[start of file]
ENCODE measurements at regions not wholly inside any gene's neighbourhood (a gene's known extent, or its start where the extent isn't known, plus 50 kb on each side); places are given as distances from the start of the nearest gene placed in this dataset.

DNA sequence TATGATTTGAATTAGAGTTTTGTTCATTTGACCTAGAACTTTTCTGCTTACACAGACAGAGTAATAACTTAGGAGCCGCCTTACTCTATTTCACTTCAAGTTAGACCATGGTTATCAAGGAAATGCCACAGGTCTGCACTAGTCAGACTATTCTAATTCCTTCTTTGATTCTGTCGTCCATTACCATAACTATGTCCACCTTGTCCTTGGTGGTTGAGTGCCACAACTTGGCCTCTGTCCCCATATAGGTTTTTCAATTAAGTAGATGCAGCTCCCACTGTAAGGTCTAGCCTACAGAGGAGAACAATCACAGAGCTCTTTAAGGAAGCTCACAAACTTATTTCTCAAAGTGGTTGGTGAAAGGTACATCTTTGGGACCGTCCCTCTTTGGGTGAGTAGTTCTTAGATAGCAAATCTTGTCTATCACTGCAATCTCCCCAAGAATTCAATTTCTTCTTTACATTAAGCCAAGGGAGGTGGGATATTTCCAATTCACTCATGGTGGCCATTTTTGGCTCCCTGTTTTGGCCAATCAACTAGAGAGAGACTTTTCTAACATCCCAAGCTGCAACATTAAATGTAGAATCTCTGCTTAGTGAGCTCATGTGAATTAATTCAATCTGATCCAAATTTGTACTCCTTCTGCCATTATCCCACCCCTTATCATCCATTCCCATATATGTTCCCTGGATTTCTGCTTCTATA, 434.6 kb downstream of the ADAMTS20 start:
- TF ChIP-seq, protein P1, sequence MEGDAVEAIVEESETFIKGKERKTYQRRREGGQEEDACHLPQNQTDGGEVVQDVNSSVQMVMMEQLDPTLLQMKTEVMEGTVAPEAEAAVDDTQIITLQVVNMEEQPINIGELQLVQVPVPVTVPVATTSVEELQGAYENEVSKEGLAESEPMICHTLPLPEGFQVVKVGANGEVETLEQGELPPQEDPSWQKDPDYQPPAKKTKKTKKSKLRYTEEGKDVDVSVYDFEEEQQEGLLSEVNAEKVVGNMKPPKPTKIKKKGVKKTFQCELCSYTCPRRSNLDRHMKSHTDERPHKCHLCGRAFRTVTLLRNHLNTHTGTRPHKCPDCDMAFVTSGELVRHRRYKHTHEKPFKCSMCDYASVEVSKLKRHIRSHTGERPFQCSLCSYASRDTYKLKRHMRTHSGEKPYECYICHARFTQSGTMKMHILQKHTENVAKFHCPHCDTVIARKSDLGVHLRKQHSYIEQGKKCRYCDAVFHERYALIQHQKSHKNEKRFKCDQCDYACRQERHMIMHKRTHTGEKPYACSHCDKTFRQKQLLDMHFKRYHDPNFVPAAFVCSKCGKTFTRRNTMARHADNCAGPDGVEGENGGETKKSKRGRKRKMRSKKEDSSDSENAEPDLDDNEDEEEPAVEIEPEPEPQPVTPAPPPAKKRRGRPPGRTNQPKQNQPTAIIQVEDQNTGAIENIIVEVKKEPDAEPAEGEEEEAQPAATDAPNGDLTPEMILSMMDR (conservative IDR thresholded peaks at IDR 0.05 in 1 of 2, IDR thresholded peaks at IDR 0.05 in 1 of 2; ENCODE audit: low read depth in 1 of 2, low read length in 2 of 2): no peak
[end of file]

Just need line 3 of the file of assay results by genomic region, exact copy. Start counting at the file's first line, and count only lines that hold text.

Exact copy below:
- TF ChIP-seq, protein P1, sequence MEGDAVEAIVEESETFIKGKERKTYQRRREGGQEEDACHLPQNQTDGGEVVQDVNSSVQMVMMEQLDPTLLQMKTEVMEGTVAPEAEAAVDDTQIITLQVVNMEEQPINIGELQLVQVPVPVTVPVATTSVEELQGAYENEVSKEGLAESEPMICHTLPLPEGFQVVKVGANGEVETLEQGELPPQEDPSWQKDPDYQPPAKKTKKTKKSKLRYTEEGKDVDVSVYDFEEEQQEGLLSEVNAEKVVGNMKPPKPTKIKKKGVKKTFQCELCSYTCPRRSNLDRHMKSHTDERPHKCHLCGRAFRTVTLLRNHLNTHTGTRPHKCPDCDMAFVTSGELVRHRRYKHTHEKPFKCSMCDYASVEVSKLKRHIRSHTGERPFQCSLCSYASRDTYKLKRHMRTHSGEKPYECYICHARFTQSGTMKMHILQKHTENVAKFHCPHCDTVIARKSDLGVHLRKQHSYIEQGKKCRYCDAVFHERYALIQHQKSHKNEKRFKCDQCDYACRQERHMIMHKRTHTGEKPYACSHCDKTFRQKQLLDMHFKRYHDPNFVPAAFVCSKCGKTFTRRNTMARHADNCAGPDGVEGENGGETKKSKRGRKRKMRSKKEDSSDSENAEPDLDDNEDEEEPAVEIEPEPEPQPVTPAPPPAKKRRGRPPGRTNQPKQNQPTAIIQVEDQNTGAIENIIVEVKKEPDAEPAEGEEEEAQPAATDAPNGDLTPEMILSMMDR (conservative IDR thresholded peaks at IDR 0.05 in 1 of 2, IDR thresholded peaks at IDR 0.05 in 1 of 2; ENCODE audit: low read depth in 1 of 2, low read length in 2 of 2): no peak